The research explored three key themes:

  • BIG’s relationship with the third sector and how this has evolved over time;
  • Perceived impacts of BIG on the third sector and its organisations;
  • Future priorities and directions.
  • The research involved two stages. The scoping phase involved interviews with BIG staff and a literature review.

The main stage included interviews and focus groups with a range of stakeholders within BIG, the third sector, government and other funders, and an online survey of grant recipients in third sector organisations.

Download Publications

Research contacts:

Angela Ellis Paine
Rebecca Taylor
Pete Alcock

Third Sector Policy across the UK since 2000

Since the end of the last century the United Kingdom has been a less united country. Along with many areas of social and public policy, third sector policy has now been devolved to the separate administrations in Scotland, Wales and Northern Ireland. In 1999, a separate Scottish Executive (from 2007 the Scottish Government) and Welsh Assembly Government were established, followed later by a new Northern Ireland Executive and Assembly, based on a power sharing agreement known as the ‘Good Friday Agreement’.

Research in TSRC has focused on the impact of this devolution to explore the changing national context for policy and practice. We look at the extent to which devolution has led to a divergence in third sector policy across the UK.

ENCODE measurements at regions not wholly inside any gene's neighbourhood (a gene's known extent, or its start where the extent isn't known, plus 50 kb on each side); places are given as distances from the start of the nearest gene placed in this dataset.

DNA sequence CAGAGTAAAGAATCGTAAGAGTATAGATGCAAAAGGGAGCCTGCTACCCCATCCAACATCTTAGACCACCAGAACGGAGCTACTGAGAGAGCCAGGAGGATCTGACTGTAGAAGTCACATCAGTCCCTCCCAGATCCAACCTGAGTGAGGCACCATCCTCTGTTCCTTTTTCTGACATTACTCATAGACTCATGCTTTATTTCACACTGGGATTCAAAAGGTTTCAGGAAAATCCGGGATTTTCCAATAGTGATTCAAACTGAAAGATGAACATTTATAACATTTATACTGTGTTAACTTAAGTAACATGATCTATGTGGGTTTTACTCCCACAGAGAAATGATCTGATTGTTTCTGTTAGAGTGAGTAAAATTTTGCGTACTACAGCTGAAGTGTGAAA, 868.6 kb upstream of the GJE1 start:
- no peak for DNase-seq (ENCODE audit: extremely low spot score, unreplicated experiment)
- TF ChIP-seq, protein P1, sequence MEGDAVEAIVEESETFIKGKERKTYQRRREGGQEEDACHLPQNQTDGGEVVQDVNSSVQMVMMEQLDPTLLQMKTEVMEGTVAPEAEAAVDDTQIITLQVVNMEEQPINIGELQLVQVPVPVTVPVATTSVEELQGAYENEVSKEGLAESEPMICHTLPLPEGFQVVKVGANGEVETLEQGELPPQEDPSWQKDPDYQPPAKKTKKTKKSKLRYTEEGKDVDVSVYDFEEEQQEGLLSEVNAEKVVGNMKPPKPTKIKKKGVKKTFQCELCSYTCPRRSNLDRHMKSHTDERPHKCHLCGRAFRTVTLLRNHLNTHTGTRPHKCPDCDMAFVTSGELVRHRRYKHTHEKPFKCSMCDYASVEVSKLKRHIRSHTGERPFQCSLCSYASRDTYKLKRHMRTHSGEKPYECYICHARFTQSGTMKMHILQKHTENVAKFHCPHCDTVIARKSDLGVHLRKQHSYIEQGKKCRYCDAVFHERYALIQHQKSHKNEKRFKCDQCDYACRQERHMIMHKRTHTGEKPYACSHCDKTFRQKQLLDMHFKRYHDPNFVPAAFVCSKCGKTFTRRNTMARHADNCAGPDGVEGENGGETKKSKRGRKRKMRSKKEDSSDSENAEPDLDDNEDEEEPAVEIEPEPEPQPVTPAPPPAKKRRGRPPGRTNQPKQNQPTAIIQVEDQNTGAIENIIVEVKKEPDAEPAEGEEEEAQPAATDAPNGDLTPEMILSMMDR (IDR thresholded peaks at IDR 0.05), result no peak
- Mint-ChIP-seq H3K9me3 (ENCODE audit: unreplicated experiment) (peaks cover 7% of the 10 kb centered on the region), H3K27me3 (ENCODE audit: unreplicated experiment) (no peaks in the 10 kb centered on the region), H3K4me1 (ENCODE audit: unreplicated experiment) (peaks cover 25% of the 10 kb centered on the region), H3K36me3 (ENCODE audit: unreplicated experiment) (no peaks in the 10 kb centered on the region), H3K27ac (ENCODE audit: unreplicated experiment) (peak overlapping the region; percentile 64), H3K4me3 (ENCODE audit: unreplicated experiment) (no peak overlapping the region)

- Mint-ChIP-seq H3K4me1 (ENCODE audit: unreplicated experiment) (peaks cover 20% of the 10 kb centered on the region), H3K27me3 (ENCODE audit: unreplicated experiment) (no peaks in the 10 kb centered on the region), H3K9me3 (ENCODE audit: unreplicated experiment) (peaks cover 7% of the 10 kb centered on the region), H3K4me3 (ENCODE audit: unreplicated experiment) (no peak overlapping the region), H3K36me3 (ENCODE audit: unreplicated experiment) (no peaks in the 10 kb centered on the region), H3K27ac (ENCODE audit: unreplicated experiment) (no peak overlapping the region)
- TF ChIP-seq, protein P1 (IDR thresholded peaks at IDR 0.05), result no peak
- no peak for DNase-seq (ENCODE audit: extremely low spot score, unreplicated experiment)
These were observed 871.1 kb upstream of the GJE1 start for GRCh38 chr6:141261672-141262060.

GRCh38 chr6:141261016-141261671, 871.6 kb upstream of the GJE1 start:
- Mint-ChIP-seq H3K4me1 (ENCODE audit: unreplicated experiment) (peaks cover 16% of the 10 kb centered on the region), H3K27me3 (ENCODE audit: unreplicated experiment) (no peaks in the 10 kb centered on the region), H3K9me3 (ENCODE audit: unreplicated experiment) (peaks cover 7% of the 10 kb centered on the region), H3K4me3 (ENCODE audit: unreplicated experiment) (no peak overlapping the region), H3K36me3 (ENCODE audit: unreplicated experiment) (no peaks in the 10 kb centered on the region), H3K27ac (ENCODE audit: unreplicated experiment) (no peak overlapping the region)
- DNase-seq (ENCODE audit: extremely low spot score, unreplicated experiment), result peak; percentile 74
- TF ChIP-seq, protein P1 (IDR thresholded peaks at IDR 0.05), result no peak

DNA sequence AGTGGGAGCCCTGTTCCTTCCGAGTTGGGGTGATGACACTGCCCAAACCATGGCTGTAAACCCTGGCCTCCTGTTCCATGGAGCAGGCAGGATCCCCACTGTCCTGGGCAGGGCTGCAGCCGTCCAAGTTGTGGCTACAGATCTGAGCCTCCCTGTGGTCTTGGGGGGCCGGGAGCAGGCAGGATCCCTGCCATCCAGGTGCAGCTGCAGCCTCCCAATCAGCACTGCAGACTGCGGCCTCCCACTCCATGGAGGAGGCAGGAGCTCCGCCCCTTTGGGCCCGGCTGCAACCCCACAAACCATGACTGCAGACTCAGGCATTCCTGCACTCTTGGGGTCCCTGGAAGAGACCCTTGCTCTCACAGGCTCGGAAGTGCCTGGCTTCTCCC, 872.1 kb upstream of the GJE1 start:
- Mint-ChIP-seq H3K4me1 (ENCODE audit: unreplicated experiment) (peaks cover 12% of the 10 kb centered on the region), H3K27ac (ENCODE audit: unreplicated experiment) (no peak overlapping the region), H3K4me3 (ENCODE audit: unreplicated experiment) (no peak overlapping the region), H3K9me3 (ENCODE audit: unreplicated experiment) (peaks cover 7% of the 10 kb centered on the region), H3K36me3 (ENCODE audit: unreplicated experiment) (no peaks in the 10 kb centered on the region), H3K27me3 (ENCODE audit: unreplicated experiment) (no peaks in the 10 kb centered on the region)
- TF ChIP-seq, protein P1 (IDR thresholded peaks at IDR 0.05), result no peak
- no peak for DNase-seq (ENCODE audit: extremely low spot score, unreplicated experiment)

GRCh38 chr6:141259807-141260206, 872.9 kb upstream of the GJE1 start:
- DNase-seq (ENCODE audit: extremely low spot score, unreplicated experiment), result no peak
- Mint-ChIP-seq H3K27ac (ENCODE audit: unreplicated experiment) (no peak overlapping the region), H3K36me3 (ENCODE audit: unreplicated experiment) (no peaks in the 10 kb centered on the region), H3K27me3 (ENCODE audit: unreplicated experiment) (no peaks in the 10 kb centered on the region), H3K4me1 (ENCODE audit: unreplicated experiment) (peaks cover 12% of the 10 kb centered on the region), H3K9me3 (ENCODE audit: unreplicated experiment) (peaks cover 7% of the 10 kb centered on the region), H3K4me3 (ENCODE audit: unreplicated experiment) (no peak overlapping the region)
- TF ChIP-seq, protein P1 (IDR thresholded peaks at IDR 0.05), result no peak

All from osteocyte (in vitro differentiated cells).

This research has been supported by the advice of research Reference Groups in each of the devolved administrations comprised of leading academics, policy makers and practitioners.

Working paper 2: Devolution or Divergence?

For the first part of this period Labour administrations were in power in all four nations to some extent. This period also saw government engagement with and support for the sector extend far beyond the levels found throughout much of the last century. This led to a growth in the size and scale of the sector and closer involvement of sector representatives in political debate and policy planning.

These issues are explored in more depth by Pete Alcock in TSRC Working Paper 2 : Devolution or divergence? Third Sector Policy across the UK since 2000.

This has since been published separately as a contribution to a more general review of devolution policy and practice: Devolution in Practice, Lodge G and Schmuecker K (eds), (2010) London, IPPR.

New Policy Spaces, Feb 2012

Elections in the devolved administrations led to a loosening of Labour control in 2007. This was followed by the establishment of the Coalition Government in the UK in 2010 and further elections in the devolved administrations in 2011, which resulted in different parties in power across all four administrations.

Research published in the Social Policy and Administration Journal, explored these further changes to devolution since the 2010 and 2011 elections, including the extent to which the Big Society agenda has penetrated across new national borders.

Our research finds that devolution has created an important new space for third sector policy development across the UK, but that the direction of travel in all four regimes has remained remarkably similar.

Professor Pete Alcock




Research contacts

  • Pete Alcock
  • Angela Ellis Paine
  • Jeremy Kendall
  • Rob Macmillan